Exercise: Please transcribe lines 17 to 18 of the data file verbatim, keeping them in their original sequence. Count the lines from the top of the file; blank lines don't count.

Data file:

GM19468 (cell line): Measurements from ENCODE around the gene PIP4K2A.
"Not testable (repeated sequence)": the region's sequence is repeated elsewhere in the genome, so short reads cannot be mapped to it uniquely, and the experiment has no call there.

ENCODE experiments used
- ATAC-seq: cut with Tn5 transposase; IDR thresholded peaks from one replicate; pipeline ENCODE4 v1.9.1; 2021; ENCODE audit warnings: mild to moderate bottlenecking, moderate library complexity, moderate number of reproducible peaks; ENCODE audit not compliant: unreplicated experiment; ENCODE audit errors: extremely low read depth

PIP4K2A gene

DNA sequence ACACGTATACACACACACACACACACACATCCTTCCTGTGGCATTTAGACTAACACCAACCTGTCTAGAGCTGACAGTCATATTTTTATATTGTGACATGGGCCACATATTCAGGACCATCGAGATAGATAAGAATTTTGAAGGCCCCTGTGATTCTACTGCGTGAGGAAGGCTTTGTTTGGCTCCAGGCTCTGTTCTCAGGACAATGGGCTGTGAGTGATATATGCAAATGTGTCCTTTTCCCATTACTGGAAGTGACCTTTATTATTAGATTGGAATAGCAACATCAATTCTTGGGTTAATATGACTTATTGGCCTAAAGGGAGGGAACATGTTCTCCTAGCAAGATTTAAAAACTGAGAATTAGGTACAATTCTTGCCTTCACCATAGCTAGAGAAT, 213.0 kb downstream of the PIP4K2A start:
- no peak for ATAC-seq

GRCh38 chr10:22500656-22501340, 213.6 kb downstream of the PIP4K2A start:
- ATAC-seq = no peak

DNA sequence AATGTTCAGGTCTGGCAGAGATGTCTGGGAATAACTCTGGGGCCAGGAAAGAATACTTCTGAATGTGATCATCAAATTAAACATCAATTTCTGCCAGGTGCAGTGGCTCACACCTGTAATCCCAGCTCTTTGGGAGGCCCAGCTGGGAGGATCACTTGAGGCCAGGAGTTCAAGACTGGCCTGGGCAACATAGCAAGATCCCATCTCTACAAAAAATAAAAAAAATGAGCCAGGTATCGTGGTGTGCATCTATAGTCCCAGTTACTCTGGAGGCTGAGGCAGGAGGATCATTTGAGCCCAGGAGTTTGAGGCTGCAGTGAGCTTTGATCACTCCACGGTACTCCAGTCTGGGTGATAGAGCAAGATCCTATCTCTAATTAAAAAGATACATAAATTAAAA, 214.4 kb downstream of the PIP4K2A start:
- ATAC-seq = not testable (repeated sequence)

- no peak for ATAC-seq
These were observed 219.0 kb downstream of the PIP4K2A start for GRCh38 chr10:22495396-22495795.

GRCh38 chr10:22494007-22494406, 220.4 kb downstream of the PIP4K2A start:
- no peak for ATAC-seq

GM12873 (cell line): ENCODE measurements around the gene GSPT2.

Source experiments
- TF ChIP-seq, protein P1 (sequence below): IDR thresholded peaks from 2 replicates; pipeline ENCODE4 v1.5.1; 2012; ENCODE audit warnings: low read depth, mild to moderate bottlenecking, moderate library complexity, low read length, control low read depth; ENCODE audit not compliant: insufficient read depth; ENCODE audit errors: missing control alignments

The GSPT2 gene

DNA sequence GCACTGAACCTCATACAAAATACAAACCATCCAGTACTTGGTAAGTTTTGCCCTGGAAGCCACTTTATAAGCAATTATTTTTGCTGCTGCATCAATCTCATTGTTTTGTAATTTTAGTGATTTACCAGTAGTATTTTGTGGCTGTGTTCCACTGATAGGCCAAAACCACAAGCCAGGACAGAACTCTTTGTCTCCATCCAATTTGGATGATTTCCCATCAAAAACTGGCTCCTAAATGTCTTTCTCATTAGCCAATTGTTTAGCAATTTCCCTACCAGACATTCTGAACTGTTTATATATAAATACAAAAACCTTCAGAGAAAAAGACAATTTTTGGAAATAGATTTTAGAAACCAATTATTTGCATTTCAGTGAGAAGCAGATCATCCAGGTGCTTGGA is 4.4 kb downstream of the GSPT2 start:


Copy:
Source experiments
- TF ChIP-seq, protein P1 (sequence below): IDR thresholded peaks from 2 replicates; pipeline ENCODE4 v1.5.1; 2012; ENCODE audit warnings: low read depth, mild to moderate bottlenecking, moderate library complexity, low read length, control low read depth; ENCODE audit not compliant: insufficient read depth; ENCODE audit errors: missing control alignments